January 21, 2011 10:27 pm

Small talk: Neil Jordan

Neil Jordan

Novelist and film director Neil Jordan was born in Ireland in 1950. A graduate of University College Dublin, he went on to publish a collection of short stories, Night in Tunisia (1976) and five novels including Sunrise with Sea Monster (1994) and Shade (2005). After acting as script consultant for the film Excalibur (1981), he began to write for the screen. He won an Oscar for best screenplay for The Crying Game in 1992, while Interview with the Vampire (1994) starred Tom Cruise and Brad Pitt. Jordan is married and lives in Dublin.

Who is your perfect reader?

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Pat McCabe.

What is the last thing you read that made you laugh out loud?

Thomas Pynchon’s Inherent Vice.

What book changed your life?

The Collected Poems of WB Yeats.

When did you know you were going to be a writer?

In 1972, when I couldn’t get a job anywhere in Dublin.

What is the strangest thing you’ve done when researching a book?

Less a book, than a movie. While researching Interview with the Vampire, I had to meet the warring voodoo priestesses of New Orleans.

Which literary character most resembles you?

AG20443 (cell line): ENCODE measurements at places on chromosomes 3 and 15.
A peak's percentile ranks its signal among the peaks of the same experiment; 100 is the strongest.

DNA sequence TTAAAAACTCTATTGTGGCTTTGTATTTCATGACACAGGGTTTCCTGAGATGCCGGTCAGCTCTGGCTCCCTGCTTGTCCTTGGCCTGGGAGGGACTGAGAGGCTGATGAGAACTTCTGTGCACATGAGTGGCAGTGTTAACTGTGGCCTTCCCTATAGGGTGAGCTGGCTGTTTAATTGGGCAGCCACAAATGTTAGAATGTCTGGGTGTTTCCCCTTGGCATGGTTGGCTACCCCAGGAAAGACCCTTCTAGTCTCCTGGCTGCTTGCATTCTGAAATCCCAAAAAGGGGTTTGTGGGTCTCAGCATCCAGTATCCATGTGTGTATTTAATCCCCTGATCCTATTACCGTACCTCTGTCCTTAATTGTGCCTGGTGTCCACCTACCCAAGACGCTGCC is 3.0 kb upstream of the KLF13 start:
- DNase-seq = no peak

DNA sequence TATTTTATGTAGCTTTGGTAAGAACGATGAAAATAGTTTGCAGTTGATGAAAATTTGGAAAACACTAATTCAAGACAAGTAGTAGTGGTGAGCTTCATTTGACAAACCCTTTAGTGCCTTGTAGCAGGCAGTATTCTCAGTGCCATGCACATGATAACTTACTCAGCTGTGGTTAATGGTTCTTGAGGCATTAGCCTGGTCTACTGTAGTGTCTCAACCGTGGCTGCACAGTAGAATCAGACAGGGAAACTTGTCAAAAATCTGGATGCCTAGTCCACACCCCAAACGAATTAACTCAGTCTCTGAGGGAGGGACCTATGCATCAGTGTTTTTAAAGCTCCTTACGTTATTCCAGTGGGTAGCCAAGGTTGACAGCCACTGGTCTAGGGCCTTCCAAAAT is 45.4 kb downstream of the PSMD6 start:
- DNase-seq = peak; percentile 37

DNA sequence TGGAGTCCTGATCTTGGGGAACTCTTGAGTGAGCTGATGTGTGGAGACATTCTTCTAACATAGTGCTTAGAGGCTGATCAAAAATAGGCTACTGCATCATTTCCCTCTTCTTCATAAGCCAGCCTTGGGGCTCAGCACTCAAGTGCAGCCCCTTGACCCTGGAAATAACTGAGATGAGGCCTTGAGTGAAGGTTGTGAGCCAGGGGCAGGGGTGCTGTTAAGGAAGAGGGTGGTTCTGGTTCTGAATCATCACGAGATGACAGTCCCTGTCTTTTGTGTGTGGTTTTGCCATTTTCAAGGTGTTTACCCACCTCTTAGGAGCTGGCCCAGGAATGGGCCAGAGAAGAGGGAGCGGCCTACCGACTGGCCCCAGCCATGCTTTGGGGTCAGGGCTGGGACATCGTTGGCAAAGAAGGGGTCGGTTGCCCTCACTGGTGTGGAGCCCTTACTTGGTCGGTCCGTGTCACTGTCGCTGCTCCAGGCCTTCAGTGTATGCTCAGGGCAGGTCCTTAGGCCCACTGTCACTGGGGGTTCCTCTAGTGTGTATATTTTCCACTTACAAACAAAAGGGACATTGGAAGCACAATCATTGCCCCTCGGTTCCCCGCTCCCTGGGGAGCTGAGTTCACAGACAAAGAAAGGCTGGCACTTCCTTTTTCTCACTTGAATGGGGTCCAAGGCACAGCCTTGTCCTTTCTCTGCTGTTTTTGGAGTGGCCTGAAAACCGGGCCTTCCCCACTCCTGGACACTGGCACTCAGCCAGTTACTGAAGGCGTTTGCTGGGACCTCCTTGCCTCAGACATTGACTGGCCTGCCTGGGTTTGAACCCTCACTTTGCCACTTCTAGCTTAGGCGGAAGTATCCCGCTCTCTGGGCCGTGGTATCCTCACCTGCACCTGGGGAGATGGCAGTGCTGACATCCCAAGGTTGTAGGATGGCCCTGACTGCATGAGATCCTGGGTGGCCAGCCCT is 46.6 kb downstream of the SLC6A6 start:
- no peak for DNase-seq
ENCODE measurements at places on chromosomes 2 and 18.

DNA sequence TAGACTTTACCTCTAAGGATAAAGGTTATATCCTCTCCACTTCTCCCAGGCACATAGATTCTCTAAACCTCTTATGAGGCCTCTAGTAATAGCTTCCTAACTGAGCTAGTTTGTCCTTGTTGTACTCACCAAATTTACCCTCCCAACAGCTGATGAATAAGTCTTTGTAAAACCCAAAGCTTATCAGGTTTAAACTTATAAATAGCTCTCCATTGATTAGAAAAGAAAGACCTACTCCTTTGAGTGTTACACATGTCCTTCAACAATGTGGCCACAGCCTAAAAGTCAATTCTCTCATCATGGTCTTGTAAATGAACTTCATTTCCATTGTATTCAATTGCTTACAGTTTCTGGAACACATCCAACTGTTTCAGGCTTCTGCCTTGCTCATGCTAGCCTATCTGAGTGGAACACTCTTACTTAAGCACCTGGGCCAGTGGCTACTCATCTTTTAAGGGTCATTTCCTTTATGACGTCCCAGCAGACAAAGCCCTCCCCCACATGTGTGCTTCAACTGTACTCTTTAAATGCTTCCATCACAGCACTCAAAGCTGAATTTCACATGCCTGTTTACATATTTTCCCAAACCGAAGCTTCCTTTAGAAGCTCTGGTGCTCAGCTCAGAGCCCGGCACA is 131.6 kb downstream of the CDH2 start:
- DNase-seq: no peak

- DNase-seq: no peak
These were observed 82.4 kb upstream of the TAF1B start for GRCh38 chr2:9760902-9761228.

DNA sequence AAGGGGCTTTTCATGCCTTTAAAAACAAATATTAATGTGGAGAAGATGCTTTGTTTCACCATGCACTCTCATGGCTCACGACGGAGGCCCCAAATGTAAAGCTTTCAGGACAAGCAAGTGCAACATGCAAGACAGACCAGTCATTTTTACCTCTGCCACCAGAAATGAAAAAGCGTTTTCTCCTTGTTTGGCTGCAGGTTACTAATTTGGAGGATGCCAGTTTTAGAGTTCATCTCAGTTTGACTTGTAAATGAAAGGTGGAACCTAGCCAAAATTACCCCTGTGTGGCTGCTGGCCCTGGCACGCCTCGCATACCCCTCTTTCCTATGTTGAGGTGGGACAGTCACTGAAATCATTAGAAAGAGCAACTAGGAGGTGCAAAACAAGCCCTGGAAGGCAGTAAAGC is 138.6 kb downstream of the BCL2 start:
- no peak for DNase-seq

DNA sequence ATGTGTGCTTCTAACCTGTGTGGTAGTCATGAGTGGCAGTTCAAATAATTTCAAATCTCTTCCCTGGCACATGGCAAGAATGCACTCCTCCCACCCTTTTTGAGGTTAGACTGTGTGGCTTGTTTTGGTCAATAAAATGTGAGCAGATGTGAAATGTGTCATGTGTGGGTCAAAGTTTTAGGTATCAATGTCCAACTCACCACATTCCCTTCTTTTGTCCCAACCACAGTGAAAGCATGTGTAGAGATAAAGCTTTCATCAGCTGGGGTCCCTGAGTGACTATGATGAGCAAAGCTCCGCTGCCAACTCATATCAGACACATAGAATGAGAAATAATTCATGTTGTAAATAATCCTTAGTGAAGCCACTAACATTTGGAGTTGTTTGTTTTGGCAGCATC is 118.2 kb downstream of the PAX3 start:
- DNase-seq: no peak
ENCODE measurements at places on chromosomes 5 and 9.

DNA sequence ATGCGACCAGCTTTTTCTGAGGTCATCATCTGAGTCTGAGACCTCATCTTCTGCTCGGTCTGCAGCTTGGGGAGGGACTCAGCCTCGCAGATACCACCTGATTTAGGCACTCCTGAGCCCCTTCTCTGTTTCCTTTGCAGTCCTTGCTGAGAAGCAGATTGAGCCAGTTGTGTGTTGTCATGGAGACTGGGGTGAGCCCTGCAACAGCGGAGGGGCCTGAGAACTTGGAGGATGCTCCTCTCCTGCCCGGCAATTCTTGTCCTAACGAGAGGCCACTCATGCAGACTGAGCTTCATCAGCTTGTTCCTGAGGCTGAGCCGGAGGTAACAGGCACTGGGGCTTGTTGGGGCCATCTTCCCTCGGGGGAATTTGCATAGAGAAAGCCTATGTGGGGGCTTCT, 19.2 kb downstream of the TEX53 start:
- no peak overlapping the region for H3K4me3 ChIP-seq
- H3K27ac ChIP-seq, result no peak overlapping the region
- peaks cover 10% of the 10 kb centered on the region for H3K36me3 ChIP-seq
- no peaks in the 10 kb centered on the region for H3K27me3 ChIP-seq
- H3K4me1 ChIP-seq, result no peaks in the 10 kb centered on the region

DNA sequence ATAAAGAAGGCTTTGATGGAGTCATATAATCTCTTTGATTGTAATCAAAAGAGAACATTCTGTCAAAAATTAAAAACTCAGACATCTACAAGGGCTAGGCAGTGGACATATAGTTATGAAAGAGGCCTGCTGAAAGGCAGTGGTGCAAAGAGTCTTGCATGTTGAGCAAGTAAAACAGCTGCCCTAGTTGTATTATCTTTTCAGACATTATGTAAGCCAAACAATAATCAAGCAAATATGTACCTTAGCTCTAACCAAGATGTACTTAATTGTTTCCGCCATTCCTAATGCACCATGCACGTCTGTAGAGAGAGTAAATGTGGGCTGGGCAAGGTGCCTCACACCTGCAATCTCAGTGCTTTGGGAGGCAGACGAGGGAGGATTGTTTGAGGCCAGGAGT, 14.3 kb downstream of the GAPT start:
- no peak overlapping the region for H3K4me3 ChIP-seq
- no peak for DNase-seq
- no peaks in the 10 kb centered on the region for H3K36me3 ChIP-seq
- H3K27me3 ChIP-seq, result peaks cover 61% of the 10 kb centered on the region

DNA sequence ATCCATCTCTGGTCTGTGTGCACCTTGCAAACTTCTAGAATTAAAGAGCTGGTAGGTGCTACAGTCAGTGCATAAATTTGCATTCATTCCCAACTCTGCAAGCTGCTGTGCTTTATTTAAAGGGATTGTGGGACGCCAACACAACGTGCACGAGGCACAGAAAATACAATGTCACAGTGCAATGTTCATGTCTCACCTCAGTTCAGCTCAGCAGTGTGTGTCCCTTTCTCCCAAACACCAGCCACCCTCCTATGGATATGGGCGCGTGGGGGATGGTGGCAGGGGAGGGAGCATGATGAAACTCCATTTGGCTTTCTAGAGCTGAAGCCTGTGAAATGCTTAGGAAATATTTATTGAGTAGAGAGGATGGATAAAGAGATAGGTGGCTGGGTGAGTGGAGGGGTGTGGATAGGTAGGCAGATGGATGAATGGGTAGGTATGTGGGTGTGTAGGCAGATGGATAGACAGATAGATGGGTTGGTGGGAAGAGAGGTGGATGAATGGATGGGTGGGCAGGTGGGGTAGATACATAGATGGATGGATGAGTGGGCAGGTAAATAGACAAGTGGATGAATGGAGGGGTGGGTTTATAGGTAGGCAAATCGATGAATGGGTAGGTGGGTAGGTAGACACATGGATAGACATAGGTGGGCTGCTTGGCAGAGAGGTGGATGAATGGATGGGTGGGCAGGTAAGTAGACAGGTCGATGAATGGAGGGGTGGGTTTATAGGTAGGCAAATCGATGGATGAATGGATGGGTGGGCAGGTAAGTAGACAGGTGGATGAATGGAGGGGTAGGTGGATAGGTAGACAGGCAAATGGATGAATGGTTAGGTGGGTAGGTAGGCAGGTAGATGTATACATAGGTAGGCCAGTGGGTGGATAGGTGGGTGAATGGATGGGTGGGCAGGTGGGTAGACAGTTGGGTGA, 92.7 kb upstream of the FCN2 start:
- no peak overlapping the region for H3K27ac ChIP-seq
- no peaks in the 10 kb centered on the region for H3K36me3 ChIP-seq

Don Quixote.

Who are your literary influences?

Flann O’Brien, James Joyce, Graham Greene, Jean Genet.

Who would you like to be stuck in a lift with?

I was stuck in a lift once with Marlon Brando. He asked me to his house. I asked him to play King Lear. He said he’d never remember all those words.

Who would you choose to play you in a film?

Stephen Rea.

What are you scared of?

Oblivion.

How do you relax?

I drink.

What is the best piece of advice a parent gave you?

Don’t drink.

 

What is your current favourite word?

Dinnsheanchas. An Irish word, meaning “the lore of place”.

What would you go back and change?

My posture.

What book do you wish you’d written?

The Adventures of Huckleberry Finn.

How would you earn your living if you had to give up writing?

I would play the classical guitar, in dimly lit restaurants.

What does it mean to be a writer?

Everybody writes, in some form or another. But to have others read you is a great and rare privilege.

Neil Jordan’s latest novel is ‘Mistaken’ (John Murray)

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